His son Walter became highly successful himself, becoming President of the British Chamber of Commerce in Paris, and a second son Clive achieved the rank of Major, was a member of the Royal British Legion, and was son in law to Lord Rothschild, 1st Baron Rothschild who was a prominent member of the notorious dynasty and the first Jewish man to be admitted to the House of Lords. When Frank Behrens died in 1902, the funeral at Prestwich was attended by the His Serene Higness Prince Adolphus, Duke of Teck (a great-grandson of King George III and younger brother of Mary, who married the Duke of York - later to become King George V & Queen Mary.

[also in attendance were Baron Schroeder (Banker), General Williams (CB DSO) and Colonel Cotton-Jodrell (KCB, DL, JP & MP !)]

HSH The Duke of Teck

Jews School, Derby Street (1915)

In 1880, Isaac Abraham Franklin, a surgeon and founder of the Jews' School in Cheetham was buried in the graveyard.

His father was Abraham Franklin (born Portsmouth 1813), son of Benjamin Wolf Franklin, not America's founding father, but a religious teacher. Originally named Fraenkel, the family had arrived in England from Breslau (Wrocław, Poland) around 1763. After spells in Portsmouth and Liverpool, Abraham ran a jewellers shop in St Ann's Place, Manchester, and became leader of the Halliwell Street Synagogue, Cheetham.

To further the prestige and respectability of the community, Isaac sought larger accommodation, sermons in English and the formation of a choir and educational and philanthropic agencies, as well as also striving for the care of the poor too. Abraham Franklin and Alexander Jacob formed the Manchester Hebrew Philanthropic Society in 1826. [Ref: History of the Jews in manchester]. In the 1841 census, the Franklin family lived on Bury New Rd opposite the present day Casino, and Abraham (55) was listed as a "Bricker", there were several brick factories in that locality, and Isaac (24) was listed as a surgeon.

Franklin family,1841

The Manchester Hebrew Association had founded religious classes in 1838. By 1842 they first established a school at Hanover Street, then York Street, and then Halliwell Street (1851). In 1869 the school moved to a larger purpose built building in Derby Street, Cheetham, and became known as the Manchester Jews' School.

By 1851, Isaac was living at 23 Long Millgate, and by 1861 he was just down the road from what had been his father's house, on Great Ducie Street opposite the Assizes Courts (Strangeways Prison today). Isaac was listed as a Lecturer at the Manchester Royal which stood in Piccadilly, and by 1871 he was a surgeon once more. He called his home Gesunde House (Healthy House).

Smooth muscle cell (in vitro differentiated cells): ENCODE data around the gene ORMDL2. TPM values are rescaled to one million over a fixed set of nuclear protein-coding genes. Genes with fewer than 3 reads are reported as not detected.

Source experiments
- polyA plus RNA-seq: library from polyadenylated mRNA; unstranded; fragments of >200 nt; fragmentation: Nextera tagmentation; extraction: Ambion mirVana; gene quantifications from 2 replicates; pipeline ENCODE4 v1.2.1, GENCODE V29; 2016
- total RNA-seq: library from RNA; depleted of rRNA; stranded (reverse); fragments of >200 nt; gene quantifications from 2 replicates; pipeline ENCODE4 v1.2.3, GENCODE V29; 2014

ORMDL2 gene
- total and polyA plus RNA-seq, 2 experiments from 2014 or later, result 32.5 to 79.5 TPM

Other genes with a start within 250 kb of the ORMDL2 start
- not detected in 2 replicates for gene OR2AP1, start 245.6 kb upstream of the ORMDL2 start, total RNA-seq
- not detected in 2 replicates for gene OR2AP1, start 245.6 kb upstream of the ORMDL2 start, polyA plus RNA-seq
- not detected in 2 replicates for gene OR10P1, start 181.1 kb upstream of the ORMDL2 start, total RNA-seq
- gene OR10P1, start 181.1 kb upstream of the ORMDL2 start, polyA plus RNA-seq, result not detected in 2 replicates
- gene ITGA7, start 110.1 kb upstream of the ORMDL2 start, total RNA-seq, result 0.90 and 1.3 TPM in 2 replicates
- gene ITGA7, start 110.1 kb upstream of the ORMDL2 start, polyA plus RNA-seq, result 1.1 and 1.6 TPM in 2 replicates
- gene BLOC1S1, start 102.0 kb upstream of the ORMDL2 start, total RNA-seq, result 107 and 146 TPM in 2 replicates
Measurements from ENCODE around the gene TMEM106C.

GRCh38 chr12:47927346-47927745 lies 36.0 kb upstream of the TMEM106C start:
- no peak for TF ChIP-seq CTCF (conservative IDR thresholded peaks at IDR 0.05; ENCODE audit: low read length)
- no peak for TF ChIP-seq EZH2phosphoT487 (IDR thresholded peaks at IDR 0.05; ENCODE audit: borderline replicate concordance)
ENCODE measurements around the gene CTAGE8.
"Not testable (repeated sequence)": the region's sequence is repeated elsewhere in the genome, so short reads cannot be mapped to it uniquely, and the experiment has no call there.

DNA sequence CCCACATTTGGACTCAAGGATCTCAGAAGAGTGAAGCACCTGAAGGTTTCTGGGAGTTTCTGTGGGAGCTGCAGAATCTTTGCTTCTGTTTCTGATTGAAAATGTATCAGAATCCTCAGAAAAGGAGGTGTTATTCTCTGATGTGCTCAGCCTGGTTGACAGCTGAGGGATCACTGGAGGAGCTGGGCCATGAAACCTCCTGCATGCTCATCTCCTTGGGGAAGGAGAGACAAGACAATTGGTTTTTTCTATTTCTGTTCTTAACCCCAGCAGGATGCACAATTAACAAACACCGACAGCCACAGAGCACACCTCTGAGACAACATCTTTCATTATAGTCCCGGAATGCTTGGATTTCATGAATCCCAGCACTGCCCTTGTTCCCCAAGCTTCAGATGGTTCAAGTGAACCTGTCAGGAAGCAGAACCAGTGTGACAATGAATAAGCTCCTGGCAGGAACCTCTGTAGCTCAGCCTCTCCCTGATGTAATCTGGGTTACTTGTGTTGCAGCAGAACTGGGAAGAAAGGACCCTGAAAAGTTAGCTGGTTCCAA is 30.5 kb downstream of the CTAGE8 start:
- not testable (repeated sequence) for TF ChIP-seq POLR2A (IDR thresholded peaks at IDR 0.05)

MRI, later Piccadilly Gardens


The Jews' school building on Derby Street (1868) was built by the leading Manchester architect, Edward Salomons who also designed the tomb of James Lamb which is found in St Mary's Churchyard not far from the Jewish Graveyard. St Mary's churchyard also contains the grave of Charles Swain, The Manchester Poet whose mother was Jewish.

Jew's School,

Ref:Jewish History Tour

Manchester Courier

On the 29th December 1880, the boy scholars were assembled in the school hall in two lines as Isaac's body was removed from one of the rooms where it had lay in rest in an oak coffin since his death there on the previous Sunday. A gathering of several hundred people stood outside as the coffin was conveyed by members of the school committee to the hearse, which carried it on to Prestwich. Afterwards, back at the school, talks were given detailing Isaac's achievements for the youth and poor of the community.

example gravestone - Marcus Abraham (5610 = 1850) Not on MDCS

The headstones in the graveyard tend to have a Hebrew inscription and date at the top, and an english translation beneath.

1924 showing the replacement prayer house and original placement of the Behren gates

As of 1905, Rev. Nicholls recorded that several graves were were without headstones, only marked with numbered wooden crosses. The graveyard contains between 300-500 burials, with additions rare after 1884, the last burial is stated to have been in 1914, and it was finally closed to the public in 1951, when the garden of rest to its front was created for the Festial of Britain.

[A newspaper article dated 1956 actually records the burial of Mrs David Falk, who's husband had been the warden of the Great Synagogue, and on the Manchester Board of Guardians.]

aerial photo thanks to

To see photos of The Old Jewish Cemetery visit this Google Photo Album:
and more on Facebook or watch the walkthrough here (thanks to Anthony Edwards

A small number of burial records are searchable online at MDCS

Read more about the WWII memorial of Rainsough Jewish Cemetery